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Posts Tagged ‘Saroja vs Judgment Night’

Hangover: The cinematic equivalent of taking a huge hit of LSD and watching a fat dude slip and fall on a banana peel. Ironically, Mike Tyson knocking the fuck out of the tubby Zach Galifianakis qualifies as the only funny moment in the film.

Al-GoreKnowing: Despite Nicholas Cage’s presence, the film is bearable for about an hour. And then they mess it all up by promoting the subjective fear of global warming. It seemed as though the film was trying to emulate Manoj Shyamalan’s Happening and become that late night movie to which Al Gore probably jerks off to. Polanski’s Rosemary’s Baby and Ninth Gate also suffered from the same problem – no, Gore didn’t get turned on by them, it’s just that they were perfectly reasonable ideas that ended up being pale caricatures by the time we had a reason to give a shit about their characters. It also doesn’t help that the acting was really really bad. Cage, like Tom Hanks and Tom Berenger, is wooden as oak and under the impression that a pretending to have constipation is method acting. Rose Byrne is gloriously bad, as well…if only someone told her that a concocting a hundred variations of the “what’s that putrid smell?” look conveys neither fear nor paranoia. If only Roger Ebert didn’t give this four stars. If only I knew.

Kalloori: Director Balaji Shakthivel should be commended for keeping the melodrama down to a necessary minimum. Lord knows that few Indian directors tone it down for the benefit of subtlety and grace. Being loud is very much a South Indian attribute and to portray that in films can be construed as taking the easy way out. How easy would it have been to give one of these characters a glaring archetypal trait or a standout physical abnormality and beat the same to death by referencing it for the sake of comedy/tragedy/whatever? How many more people would have enjoyed Kalloori if it had some bloated comedian spewing socialist comedy? Or how about if they had shown the wrongdoers in Kalloori being brought to justice? A lot of things that could have been done to muddle up this re-telling of the obviously tragic bus-burning incident of Coimbatore were daftly avoided by everyone concerned. With the exception of one or two unnecessary song and dance sequences, I felt that the film was almost perfect in the way it nurtured the central characters.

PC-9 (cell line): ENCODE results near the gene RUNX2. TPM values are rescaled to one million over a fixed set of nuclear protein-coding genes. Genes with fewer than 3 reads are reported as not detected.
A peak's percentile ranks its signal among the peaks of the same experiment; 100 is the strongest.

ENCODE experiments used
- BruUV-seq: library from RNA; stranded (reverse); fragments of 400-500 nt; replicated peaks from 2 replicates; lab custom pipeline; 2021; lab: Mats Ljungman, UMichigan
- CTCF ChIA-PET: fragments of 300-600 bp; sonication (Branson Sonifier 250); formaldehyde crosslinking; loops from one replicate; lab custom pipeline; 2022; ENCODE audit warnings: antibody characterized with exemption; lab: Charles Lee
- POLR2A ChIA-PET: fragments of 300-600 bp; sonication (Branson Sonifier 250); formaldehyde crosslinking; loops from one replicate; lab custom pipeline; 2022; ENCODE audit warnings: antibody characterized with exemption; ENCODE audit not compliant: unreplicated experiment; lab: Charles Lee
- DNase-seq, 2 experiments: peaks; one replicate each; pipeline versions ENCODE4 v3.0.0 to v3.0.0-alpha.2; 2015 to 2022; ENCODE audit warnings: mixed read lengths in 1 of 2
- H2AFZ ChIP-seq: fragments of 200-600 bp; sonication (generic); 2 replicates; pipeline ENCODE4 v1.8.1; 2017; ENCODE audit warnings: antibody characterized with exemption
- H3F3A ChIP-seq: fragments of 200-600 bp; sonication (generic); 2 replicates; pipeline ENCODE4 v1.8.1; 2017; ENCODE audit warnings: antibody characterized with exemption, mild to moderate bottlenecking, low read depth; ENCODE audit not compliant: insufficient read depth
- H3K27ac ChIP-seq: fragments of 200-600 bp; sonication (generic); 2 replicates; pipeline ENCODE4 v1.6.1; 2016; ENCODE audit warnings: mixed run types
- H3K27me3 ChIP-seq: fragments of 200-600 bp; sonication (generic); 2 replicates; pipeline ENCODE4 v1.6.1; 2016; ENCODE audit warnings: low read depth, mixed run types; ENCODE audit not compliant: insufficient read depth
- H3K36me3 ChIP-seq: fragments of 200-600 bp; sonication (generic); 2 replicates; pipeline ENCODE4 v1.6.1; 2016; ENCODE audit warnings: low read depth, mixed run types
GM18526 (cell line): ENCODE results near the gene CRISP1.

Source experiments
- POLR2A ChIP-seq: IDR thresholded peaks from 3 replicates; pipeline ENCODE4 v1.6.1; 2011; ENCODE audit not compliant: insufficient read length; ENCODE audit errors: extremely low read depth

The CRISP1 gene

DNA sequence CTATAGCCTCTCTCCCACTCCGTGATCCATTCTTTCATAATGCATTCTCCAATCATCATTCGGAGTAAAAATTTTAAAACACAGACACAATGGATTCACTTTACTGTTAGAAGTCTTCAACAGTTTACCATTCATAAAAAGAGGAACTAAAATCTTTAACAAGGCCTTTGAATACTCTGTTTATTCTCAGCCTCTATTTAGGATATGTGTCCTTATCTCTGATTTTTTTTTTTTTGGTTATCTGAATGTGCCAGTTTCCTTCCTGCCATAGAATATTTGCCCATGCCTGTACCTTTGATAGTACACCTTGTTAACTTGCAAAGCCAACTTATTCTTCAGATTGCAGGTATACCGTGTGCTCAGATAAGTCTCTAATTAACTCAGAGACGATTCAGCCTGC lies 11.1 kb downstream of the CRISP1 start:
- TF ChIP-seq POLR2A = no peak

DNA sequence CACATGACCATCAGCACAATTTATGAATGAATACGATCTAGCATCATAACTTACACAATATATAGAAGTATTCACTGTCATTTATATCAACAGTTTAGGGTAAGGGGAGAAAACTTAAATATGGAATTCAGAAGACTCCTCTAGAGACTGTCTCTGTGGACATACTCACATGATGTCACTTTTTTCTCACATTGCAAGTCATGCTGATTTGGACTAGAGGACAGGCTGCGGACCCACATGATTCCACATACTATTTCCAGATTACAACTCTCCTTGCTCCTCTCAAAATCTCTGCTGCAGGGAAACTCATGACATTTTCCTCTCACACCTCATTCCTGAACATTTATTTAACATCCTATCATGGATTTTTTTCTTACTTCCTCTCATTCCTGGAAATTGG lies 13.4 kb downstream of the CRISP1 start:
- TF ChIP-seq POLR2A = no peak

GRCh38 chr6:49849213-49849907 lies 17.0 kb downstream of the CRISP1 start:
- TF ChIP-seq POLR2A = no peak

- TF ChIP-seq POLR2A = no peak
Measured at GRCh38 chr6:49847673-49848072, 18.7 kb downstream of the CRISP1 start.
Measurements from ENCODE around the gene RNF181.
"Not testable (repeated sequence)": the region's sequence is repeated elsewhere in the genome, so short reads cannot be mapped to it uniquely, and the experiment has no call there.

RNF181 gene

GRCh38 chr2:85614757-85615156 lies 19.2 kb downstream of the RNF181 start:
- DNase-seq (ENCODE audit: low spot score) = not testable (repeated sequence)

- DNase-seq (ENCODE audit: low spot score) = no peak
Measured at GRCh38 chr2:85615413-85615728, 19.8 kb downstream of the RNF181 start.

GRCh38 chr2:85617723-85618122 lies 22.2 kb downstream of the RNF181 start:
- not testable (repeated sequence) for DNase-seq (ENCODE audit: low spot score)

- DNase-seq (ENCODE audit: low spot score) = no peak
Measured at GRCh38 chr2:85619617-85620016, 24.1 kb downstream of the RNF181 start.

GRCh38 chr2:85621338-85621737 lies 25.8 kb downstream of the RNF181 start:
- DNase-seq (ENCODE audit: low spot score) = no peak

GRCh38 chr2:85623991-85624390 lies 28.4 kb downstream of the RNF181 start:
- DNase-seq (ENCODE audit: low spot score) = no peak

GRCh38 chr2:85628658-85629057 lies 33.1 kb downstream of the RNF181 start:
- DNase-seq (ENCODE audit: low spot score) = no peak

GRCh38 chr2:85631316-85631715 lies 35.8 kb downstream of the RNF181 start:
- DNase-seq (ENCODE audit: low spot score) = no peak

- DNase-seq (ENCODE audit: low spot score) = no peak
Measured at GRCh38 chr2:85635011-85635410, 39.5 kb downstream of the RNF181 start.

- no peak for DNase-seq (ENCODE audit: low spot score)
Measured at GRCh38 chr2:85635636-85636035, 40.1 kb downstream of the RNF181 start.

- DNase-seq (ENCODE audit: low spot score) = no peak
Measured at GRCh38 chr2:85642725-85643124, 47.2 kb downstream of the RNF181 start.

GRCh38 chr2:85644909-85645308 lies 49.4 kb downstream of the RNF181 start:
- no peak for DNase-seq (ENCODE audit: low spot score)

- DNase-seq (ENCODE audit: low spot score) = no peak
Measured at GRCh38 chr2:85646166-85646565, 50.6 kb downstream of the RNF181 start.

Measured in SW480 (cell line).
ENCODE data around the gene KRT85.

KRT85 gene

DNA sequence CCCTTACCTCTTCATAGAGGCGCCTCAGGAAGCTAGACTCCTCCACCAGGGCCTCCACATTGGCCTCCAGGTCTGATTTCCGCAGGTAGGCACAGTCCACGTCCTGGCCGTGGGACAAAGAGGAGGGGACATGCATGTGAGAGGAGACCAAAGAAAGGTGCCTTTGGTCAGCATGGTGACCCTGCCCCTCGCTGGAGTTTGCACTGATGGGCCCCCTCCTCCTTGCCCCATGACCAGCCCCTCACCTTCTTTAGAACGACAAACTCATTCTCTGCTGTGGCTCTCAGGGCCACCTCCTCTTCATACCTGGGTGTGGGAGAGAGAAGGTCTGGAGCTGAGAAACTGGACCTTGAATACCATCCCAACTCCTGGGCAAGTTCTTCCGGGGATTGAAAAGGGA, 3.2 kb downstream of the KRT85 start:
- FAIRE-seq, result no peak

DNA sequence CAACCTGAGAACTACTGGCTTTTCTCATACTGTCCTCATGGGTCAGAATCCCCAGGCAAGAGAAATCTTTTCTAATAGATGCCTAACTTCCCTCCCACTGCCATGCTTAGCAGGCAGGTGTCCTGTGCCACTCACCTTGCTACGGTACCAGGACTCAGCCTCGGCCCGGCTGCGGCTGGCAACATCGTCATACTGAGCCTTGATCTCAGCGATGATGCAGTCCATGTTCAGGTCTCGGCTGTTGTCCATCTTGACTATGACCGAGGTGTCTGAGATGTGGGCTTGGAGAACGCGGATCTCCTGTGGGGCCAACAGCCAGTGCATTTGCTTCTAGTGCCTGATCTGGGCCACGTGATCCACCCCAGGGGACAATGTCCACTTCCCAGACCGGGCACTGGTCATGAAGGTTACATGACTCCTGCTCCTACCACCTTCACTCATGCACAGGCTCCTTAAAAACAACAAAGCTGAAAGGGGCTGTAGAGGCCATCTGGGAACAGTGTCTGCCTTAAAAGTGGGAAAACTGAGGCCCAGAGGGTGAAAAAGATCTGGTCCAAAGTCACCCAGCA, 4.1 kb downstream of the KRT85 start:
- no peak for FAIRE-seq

kalluri_mTamanna (Shobana) and Akil (Muthu) taunt us with such quiet restraint. They could have gone all giggly and light-headed on us; instead they convincingly plow through the tragic irony that ends up epitomizing their characters. The supporting cast adds to the realism, as well, with their complete nonchalance for the camera that seldom zooms into their faces. In fact I don’t remember one other character’s name other than the two lead characters and well, that’s just life isn’t it? Most of the people we pretend to care about mean jack shit in our grand scheme of things and what only matters is the sequence of events they might possibly set in motion to either make our lives better or truly fuck it up. Director Balaji Shakthivel knows this. Cinematographer Chezhiyan knows this and all the actors and actresses, as well. A rare moment for recent Tamil cinema.